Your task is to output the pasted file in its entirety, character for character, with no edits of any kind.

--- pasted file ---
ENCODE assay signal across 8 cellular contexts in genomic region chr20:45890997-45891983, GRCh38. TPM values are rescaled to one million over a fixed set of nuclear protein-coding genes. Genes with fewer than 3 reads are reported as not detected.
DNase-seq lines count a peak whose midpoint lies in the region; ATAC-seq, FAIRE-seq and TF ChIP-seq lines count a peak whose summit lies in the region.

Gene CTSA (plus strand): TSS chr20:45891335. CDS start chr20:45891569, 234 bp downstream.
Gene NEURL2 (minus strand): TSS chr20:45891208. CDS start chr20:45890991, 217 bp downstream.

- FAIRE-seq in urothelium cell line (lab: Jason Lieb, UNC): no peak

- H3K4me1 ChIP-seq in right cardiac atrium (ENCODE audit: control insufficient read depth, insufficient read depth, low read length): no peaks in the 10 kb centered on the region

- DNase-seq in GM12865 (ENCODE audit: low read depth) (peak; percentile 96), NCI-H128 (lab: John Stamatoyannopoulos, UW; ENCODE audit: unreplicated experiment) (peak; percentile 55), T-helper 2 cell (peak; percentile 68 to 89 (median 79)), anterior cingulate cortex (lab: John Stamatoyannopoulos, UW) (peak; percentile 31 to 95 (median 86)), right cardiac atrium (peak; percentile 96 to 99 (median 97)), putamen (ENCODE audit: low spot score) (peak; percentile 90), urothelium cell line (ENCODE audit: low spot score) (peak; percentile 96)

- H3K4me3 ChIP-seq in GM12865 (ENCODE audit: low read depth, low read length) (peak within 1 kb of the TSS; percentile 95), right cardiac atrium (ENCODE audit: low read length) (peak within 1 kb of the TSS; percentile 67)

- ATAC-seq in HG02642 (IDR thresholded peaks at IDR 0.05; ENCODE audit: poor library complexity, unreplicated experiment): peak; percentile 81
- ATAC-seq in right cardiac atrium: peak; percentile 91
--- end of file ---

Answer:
ENCODE assay signal across 8 cellular contexts in genomic region chr20:45890997-45891983, GRCh38. TPM values are rescaled to one million over a fixed set of nuclear protein-coding genes. Genes with fewer than 3 reads are reported as not detected.
DNase-seq lines count a peak whose midpoint lies in the region; ATAC-seq, FAIRE-seq and TF ChIP-seq lines count a peak whose summit lies in the region.

Gene CTSA (plus strand): TSS chr20:45891335. CDS start chr20:45891569, 234 bp downstream.
Gene NEURL2 (minus strand): TSS chr20:45891208. CDS start chr20:45890991, 217 bp downstream.

- FAIRE-seq in urothelium cell line (lab: Jason Lieb, UNC): no peak

- H3K4me1 ChIP-seq in right cardiac atrium (ENCODE audit: control insufficient read depth, insufficient read depth, low read length): no peaks in the 10 kb centered on the region

- DNase-seq in GM12865 (ENCODE audit: low read depth) (peak; percentile 96), NCI-H128 (lab: John Stamatoyannopoulos, UW; ENCODE audit: unreplicated experiment) (peak; percentile 55), T-helper 2 cell (peak; percentile 68 to 89 (median 79)), anterior cingulate cortex (lab: John Stamatoyannopoulos, UW) (peak; percentile 31 to 95 (median 86)), right cardiac atrium (peak; percentile 96 to 99 (median 97)), putamen (ENCODE audit: low spot score) (peak; percentile 90), urothelium cell line (ENCODE audit: low spot score) (peak; percentile 96)

- H3K4me3 ChIP-seq in GM12865 (ENCODE audit: low read depth, low read length) (peak within 1 kb of the TSS; percentile 95), right cardiac atrium (ENCODE audit: low read length) (peak within 1 kb of the TSS; percentile 67)

- ATAC-seq in HG02642 (IDR thresholded peaks at IDR 0.05; ENCODE audit: poor library complexity, unreplicated experiment): peak; percentile 81
- ATAC-seq in right cardiac atrium: peak; percentile 91